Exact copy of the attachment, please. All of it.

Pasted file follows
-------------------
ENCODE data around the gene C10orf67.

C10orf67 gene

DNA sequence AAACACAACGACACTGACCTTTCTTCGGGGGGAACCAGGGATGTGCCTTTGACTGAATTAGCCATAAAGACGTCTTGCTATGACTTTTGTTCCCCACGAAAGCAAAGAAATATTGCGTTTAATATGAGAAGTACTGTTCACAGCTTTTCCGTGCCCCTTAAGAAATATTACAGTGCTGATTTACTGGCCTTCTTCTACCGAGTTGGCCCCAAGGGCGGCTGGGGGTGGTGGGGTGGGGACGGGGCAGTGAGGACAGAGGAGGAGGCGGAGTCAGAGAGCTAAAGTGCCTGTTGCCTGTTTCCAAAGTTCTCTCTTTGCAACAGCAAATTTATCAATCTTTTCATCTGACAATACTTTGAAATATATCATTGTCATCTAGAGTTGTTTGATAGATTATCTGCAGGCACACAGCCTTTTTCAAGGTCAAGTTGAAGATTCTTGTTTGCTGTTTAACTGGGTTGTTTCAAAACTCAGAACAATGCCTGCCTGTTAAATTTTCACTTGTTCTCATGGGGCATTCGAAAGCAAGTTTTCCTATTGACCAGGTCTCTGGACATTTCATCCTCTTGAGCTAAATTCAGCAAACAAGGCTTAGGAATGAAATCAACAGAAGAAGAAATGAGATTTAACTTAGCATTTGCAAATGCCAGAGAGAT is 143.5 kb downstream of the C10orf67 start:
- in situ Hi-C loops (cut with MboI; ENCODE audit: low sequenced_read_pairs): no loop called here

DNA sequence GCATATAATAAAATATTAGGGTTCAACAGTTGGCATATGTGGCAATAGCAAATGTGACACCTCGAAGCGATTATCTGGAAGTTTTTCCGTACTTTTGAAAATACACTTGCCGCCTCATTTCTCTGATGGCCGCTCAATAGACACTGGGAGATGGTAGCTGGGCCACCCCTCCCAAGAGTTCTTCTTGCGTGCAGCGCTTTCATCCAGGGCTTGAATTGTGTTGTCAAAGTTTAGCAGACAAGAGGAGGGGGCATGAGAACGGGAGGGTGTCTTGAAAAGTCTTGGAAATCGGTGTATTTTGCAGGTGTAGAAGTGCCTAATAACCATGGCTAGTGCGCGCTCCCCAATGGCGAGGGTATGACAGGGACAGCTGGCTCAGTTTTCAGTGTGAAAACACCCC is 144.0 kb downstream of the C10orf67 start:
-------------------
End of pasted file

ENCODE data around the gene C10orf67.

C10orf67 gene

DNA sequence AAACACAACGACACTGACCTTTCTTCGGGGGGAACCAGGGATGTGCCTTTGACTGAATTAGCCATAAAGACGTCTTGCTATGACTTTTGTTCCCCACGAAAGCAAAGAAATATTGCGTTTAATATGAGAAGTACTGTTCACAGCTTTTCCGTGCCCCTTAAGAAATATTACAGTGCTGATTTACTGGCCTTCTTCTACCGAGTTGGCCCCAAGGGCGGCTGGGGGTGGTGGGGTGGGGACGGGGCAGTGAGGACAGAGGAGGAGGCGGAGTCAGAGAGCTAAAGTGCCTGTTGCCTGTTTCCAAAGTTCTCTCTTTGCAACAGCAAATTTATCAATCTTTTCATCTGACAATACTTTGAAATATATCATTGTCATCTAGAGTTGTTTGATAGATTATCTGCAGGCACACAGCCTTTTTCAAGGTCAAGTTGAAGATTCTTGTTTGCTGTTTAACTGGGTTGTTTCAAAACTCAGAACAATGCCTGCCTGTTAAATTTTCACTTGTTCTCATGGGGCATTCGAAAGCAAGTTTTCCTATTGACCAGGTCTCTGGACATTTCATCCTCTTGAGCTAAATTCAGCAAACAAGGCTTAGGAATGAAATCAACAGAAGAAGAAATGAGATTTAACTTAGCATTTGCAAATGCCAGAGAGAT is 143.5 kb downstream of the C10orf67 start:
- in situ Hi-C loops (cut with MboI; ENCODE audit: low sequenced_read_pairs): no loop called here

DNA sequence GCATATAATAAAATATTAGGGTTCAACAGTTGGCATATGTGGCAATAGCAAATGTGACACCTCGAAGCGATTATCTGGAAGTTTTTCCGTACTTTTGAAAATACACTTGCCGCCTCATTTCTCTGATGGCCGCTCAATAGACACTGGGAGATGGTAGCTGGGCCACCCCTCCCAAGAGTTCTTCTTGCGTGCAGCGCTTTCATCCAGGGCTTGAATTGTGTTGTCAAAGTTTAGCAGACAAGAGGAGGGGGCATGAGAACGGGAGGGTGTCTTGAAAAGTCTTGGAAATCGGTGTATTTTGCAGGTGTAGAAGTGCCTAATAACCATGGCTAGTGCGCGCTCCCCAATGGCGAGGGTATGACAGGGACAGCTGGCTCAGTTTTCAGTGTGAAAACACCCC is 144.0 kb downstream of the C10orf67 start: